5 Reasons Why Responsive Web Design Is Not Enough
by Josette Millar
Since the release of the first iPhones in 2007, the ongoing mobile revolution has changed the way people live, interact, and do business. Suddenly, instead of just worrying about having an online presence, businesses are hearing about the necessity of a mobile web strategy. At the forefront of the talk is responsive web design, a way of adapting content to be engaging and enjoyable for users accessing a website via mobile devices. As important as responsive web design is right now, however, it is not the be-all, end-all of mobile web strategy.
The “Band-Aid” Solution
Responsive web design was implemented primarily as a quick fix, the proverbial ‘Band-Aid’ solution, for websites adapting to a new type of user. It is based on making the traditional website friendly for mobile users, but as mobile becomes increasingly ubiquitous this frame of reference becomes more and more myopic.
Fails to Address Content Issues
One of the major problems responsive web design fails to address is content. Currently, content is simply being reshuffled to fit on mobile devices, but comprehensive mobile web strategy should seek rather a mobile-centric perspective.
There are also performance issues when a site is loaded on a mobile device. Slower connections speeds and less processing power make it far more difficult for mobile devices to load sites than a traditional desktop. Let’s keep in mind that the cascading style sheet (CSS) required for an application to run on every form factor is delivered to every device.
No Back End Support
As of right now, responsive design has no answer for problems with back end services. In the future it is likely that these will need to be restructured to deliver content across a broad spectrum of devices.
Lacks Native Features Support
Finally, responsive design often times isn’t taking advantage of the native device features mobile offers. Utilizing key features like GPS and camera integration would completely change experiences for mobile users and improve engagement.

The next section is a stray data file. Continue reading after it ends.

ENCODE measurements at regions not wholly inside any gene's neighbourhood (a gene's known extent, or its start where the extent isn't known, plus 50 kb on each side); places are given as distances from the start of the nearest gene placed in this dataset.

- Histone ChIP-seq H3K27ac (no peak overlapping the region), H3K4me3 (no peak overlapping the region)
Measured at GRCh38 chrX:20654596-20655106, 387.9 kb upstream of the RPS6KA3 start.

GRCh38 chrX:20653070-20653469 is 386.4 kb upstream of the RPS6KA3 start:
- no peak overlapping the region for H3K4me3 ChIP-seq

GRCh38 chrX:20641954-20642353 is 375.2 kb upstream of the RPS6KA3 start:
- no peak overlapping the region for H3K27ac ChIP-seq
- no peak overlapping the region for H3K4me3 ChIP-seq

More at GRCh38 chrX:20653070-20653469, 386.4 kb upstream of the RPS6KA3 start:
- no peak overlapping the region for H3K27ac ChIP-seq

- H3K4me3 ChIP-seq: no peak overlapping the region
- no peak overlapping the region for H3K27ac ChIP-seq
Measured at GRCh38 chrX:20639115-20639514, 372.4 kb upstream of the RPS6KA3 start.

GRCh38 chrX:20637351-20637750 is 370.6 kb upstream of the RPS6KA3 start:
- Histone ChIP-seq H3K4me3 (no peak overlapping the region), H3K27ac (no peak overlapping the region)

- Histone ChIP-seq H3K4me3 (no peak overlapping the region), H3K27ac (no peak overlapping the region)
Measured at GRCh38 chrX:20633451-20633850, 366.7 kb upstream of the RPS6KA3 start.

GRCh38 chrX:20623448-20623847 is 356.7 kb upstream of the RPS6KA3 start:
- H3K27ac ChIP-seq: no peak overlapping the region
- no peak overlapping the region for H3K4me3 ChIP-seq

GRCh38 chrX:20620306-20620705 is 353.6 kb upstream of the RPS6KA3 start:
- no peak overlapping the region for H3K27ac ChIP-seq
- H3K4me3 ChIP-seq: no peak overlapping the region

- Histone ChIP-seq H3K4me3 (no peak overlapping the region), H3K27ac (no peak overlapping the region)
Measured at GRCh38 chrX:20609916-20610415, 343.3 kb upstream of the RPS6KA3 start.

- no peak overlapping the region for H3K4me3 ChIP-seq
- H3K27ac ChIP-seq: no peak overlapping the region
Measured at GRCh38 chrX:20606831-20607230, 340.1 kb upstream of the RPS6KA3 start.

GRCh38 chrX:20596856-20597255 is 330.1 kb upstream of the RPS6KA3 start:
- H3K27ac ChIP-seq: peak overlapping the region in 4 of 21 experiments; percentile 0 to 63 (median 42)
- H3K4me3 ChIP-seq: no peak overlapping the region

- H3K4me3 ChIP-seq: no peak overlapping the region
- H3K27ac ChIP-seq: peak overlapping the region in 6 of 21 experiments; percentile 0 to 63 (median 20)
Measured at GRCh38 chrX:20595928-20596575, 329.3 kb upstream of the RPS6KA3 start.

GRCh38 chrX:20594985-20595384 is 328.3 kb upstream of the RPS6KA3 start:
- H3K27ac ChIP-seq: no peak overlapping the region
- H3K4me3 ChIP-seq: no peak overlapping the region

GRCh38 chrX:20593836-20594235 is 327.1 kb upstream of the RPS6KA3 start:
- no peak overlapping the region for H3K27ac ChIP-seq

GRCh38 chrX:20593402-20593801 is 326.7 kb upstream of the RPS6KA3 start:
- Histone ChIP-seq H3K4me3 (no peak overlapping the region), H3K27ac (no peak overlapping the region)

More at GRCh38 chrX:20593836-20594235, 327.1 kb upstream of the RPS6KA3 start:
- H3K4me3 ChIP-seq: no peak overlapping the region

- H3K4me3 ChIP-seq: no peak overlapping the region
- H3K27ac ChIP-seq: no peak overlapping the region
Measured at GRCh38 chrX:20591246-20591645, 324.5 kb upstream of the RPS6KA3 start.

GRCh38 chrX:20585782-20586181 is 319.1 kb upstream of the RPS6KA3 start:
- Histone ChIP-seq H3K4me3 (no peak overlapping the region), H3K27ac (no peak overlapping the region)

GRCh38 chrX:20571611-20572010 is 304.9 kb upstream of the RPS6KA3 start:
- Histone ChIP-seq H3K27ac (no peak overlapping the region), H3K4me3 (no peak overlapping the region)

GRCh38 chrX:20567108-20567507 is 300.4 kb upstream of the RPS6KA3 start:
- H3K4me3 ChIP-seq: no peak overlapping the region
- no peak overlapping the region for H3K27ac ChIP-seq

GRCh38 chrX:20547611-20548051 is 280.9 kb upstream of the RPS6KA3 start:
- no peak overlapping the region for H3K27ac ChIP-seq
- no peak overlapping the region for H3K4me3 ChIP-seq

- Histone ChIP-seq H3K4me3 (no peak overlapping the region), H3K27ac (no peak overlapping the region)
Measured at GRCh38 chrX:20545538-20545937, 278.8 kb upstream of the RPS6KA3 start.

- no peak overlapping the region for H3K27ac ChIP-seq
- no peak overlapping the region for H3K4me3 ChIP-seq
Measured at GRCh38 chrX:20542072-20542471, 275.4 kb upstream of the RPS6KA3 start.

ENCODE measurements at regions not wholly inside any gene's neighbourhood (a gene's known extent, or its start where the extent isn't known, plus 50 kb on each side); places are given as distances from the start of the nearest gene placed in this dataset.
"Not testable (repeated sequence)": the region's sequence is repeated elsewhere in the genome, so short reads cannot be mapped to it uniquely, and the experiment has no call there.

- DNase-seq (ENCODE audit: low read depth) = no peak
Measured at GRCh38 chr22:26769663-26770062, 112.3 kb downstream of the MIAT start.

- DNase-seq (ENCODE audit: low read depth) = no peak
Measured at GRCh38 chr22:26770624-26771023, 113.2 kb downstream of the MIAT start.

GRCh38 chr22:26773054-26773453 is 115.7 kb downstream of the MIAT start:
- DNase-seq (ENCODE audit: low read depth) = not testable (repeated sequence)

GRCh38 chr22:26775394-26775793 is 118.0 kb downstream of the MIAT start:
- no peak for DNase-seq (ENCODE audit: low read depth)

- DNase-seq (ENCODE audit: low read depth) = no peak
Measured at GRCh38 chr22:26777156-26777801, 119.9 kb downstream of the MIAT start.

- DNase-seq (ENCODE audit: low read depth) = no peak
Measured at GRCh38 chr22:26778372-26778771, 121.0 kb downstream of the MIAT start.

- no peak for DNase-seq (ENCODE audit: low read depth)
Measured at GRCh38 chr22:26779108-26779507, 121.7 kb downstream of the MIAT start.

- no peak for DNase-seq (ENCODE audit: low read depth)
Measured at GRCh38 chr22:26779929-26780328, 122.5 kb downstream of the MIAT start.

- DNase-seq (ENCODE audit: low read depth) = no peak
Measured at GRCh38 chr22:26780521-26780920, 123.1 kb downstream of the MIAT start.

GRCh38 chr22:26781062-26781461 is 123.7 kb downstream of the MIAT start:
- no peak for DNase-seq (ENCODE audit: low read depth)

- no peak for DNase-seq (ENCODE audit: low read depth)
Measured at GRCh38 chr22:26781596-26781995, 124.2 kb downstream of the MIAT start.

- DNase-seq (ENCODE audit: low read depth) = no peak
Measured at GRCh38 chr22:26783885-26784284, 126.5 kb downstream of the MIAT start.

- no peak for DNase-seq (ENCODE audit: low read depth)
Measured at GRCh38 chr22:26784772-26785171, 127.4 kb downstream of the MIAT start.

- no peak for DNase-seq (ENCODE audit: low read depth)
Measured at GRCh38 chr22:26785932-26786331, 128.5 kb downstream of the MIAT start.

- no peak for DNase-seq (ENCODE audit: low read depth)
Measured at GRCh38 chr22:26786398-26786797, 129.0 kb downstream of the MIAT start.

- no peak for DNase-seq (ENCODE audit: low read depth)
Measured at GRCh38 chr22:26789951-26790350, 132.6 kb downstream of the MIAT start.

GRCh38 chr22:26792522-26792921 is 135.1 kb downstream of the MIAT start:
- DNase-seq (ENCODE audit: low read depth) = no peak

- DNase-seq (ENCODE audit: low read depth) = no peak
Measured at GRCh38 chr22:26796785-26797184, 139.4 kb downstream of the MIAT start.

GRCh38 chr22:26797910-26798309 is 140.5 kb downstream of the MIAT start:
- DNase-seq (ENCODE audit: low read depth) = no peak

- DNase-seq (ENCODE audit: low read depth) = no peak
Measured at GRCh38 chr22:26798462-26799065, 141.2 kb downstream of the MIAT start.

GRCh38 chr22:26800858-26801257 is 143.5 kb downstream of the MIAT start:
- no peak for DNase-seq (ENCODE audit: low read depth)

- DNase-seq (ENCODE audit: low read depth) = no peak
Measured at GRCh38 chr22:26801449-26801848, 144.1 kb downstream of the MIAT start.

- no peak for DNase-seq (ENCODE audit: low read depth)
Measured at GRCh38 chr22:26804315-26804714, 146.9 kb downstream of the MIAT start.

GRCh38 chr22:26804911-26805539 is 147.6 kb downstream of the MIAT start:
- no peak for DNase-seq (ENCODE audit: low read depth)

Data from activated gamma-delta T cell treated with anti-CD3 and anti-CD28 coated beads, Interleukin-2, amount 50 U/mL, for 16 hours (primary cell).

Responsive Web Design vs. Responsive Delivery
One of the answers to some of the failings of responsive web design may be responsive delivery. With responsive delivery the server is able to detect a device and adjust content specifically for the device without extraneous data being delivered.
Images and Graphics
Images and graphics often present problems for responsive design because they must be scaled/resized from the original content, often take a long time to load, and typically aren’t ideal for mobile. With responsive delivery images/graphics are improved by additional images that are created to ensure ideal UI, improve loading times, and adjusted specifically for the detected device being used.
Rather than adapting the desktop menu like responsive design, responsive delivery may create a different mobile menu. New menus drop unnecessary pages and add elements like click-to-call and open maps with mobile map applications like Google Maps.
Copy / Text
Responsive design displays the same text regardless of whether the visitor is a mobile or desktop user. Responsive delivery instead seeks to tailor text for what the mobile visitor’s needs with features like click-to-call being added.
Desktop sites often have mouse over events which are, of course, rendered totally useless for a mobile user. Through responsive delivery, these events can be replaced with a new set of images or components that do work with mobile.
Short Falls and The Future of Mobile Web Strategy
While responsive delivery may serve as a potential solution for some of the problems plaguing responsive design, it doesn’t fix all the issues as of yet. Performance issues are definitely mitigated, but there’s still much to be seen when it comes to back end support and native features support. What remains certain is that as mobile technology continues to evolve, becoming a major computing tool for many, so too will mobile web strategy.